“We look for the best people in the world and that’s who they were,” said Carol Blythe. “We’re very excited.”
The 155-year-old church severed ties with the Southern Baptist Convention in 2012: It was at loggerheads with the group on several issues, including the SBC’s stance against homosexuality. Calvary Baptist still affiliates with American Baptist Churches USA.
American Baptist Churches USA did not immediately respond to a request for comment.
Sarratt and Swearingen come to Calvary from Greenville, S.C., where Sarratt has been serving as associate chaplain for behavioral health in the Greenville Health System and Swearingen as associate chaplain at Furman University, according to a news release from the church.
“We have found it so easy to fall in love with Calvary and its long-standing commitment to be a voice of justice and compassion for those who perpetually find the wholeness of their humanity disregarded and maligned,” the couple said to the congregation Sunday, according to the church.
Sarratt has also been filling the role of part-time associate minister at Greenville Unitarian Universalist Fellowship.
The women met in the First Baptist Church of Greenville, and were both ordained there after it adopted and implemented a nondiscrimination policy in 2015.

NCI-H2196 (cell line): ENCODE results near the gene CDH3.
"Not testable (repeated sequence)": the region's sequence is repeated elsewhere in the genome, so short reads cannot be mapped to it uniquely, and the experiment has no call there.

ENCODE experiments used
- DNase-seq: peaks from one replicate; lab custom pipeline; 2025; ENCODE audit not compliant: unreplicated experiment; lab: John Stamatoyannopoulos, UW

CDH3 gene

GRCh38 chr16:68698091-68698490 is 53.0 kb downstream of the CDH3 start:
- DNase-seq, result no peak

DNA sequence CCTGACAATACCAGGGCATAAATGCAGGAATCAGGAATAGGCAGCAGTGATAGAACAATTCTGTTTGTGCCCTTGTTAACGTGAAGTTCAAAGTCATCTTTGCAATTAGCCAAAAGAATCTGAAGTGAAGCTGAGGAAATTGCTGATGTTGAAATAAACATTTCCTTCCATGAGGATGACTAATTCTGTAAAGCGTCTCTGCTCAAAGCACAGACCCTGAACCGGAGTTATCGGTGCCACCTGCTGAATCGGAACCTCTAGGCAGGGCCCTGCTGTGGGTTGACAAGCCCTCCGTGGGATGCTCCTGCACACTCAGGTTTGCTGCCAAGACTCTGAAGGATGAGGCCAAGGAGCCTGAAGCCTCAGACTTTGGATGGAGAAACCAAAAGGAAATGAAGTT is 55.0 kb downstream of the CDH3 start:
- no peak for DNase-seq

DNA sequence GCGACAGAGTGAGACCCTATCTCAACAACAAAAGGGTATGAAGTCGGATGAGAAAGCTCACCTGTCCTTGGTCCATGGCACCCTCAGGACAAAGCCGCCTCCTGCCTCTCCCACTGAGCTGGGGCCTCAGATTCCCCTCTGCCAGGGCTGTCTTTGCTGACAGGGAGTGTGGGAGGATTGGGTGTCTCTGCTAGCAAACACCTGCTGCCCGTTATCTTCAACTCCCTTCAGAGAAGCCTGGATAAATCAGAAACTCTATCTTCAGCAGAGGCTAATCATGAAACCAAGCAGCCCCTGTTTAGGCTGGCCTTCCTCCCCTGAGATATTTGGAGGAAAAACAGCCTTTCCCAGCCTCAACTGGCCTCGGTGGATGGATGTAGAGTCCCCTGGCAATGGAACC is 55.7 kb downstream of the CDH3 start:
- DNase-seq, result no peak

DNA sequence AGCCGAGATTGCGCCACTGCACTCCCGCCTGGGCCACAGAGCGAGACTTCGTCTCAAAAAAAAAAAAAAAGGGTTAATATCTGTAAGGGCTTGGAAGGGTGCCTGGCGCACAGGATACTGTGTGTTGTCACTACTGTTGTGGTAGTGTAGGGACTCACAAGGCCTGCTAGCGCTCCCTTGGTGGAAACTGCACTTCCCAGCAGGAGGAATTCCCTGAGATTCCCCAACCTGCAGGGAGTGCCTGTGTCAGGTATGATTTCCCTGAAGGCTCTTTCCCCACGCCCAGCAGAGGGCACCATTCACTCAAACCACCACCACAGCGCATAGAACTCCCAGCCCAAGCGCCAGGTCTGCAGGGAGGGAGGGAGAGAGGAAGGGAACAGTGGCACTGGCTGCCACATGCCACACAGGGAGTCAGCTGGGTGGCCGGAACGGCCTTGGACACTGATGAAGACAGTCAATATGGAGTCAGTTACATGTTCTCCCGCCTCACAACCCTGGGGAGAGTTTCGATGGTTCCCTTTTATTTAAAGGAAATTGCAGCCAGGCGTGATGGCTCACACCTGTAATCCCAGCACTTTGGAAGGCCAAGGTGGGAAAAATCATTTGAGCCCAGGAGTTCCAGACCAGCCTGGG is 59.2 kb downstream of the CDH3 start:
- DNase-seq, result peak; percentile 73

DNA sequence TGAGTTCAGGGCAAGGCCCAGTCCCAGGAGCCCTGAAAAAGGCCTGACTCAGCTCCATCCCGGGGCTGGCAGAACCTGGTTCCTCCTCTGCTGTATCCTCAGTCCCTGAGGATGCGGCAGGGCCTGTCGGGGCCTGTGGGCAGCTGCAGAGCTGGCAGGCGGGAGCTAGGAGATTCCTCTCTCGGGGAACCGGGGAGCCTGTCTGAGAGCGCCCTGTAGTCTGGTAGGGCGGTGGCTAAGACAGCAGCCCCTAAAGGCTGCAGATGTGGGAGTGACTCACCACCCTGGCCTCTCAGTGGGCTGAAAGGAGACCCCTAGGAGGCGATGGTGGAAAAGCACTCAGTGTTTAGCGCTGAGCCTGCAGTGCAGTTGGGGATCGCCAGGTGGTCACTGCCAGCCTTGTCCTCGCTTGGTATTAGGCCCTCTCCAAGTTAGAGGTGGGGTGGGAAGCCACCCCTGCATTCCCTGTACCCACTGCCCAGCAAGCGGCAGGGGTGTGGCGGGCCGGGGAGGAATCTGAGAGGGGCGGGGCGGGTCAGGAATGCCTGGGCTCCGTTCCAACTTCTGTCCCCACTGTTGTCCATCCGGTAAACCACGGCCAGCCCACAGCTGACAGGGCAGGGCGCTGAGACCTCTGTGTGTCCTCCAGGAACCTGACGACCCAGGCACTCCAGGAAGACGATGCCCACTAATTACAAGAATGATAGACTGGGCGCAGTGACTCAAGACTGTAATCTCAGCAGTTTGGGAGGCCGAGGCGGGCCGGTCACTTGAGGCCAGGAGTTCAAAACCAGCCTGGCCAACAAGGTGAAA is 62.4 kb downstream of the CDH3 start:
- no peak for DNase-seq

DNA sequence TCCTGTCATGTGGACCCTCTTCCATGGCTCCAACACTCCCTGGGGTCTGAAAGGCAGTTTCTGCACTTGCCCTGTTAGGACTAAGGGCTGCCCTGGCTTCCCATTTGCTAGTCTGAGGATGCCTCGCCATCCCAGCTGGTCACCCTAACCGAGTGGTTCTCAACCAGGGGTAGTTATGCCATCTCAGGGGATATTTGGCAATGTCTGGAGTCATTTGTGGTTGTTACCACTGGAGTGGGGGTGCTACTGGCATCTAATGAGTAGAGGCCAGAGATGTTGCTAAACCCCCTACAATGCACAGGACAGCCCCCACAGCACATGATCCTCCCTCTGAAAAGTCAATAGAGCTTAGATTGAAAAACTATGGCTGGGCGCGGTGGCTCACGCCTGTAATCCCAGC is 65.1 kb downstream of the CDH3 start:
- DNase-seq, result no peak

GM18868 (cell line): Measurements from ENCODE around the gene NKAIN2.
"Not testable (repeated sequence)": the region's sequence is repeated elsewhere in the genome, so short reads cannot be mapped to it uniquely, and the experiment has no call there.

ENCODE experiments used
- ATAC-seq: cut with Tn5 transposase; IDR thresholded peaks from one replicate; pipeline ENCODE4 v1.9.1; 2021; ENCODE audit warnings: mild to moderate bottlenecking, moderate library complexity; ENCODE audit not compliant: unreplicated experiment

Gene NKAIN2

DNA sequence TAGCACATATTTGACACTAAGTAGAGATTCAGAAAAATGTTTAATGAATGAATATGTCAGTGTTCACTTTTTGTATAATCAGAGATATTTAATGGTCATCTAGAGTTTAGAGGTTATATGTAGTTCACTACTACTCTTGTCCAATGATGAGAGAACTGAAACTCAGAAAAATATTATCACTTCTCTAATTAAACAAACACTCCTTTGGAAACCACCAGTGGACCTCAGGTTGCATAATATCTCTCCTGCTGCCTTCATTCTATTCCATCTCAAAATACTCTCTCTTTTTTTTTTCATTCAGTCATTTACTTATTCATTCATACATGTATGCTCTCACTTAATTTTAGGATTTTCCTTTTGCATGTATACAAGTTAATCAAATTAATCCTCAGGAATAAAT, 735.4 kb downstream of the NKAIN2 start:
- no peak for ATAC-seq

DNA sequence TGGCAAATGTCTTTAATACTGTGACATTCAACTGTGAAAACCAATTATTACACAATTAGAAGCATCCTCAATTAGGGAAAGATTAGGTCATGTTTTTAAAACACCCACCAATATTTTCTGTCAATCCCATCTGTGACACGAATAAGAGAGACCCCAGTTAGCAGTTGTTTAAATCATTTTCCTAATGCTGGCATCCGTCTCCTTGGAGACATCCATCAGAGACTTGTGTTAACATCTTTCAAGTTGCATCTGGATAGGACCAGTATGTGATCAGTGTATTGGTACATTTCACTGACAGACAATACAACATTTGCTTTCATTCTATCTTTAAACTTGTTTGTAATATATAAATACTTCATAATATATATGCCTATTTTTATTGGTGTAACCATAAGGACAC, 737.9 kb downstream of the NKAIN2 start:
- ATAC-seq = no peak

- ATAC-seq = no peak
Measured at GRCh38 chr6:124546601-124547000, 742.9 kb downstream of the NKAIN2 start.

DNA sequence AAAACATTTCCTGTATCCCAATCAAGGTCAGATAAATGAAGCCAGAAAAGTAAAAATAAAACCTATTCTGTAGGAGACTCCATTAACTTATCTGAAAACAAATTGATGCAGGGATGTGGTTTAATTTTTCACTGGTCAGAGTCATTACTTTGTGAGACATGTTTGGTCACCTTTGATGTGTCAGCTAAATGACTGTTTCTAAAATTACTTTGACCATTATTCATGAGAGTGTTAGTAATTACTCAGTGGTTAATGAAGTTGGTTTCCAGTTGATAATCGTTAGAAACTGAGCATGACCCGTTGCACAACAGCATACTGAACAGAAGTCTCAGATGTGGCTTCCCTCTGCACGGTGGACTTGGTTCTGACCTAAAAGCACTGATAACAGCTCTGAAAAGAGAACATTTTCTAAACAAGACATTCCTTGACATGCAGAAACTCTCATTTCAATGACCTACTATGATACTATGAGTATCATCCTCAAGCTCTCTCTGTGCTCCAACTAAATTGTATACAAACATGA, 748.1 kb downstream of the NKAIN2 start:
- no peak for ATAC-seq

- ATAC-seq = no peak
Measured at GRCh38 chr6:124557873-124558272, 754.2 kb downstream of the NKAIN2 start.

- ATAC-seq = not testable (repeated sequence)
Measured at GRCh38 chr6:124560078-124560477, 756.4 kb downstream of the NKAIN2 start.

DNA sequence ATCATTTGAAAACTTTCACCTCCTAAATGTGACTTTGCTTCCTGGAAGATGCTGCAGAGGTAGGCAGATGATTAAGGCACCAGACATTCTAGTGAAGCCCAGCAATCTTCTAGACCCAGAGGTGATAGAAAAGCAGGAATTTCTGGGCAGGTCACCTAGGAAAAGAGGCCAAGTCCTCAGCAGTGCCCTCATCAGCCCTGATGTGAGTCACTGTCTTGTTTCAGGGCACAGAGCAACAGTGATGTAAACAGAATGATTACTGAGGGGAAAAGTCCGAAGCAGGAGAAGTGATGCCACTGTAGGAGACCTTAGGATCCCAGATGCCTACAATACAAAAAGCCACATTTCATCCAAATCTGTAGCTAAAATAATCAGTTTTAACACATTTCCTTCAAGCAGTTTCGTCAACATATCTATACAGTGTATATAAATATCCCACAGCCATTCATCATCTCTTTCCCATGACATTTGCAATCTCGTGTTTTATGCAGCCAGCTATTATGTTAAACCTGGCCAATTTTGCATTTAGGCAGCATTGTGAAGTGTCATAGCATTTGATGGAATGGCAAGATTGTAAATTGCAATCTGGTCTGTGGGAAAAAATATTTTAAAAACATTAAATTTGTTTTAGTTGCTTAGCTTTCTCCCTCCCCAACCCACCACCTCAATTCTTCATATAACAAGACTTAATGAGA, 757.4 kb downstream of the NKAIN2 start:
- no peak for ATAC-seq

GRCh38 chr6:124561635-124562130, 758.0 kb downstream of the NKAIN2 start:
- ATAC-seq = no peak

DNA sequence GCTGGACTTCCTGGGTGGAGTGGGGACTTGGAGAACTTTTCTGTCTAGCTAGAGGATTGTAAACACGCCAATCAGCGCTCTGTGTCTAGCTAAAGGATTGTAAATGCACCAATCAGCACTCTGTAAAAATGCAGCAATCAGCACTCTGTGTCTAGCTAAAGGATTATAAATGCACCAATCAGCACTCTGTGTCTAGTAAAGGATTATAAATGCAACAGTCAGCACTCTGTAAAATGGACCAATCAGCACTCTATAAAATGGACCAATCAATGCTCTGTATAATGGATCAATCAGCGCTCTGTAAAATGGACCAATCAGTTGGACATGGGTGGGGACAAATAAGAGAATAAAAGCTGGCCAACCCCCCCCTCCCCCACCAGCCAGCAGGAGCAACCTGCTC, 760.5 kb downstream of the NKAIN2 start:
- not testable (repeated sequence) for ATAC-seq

Sarratt, who holds an MBA from the University of Virginia, left the corporate world after she felt called to ministry and obtained her master’s in theological studies from Emory University.
Swearingen, who is fluent in Spanish, earned a Master of Divinity from Duke Divinity School, where she won an award for her preaching.
In 2014, after the Supreme Court legalized same-sex marriage, and the court denied South Carolina’s attempt at a stay, Sarratt told the Greenville News that the couple knew many who “chose sexual identity over a life of faith,” but that there is no need to sacrifice either.
Butler, Calvary’s previous senior minister, left to serve in the same position at New York’s the Riverside Church in 2014.
Calvary Baptist was founded by abolitionists who broke away from another Baptist church where congregants had refused to pray for Union soldiers during the Civil War.
Co-pastoring is a growing trend in U.S. houses of worship, with many churches and couples finding that sharing the often-emotionally heavy workload can benefit both the clergy and the congregants.
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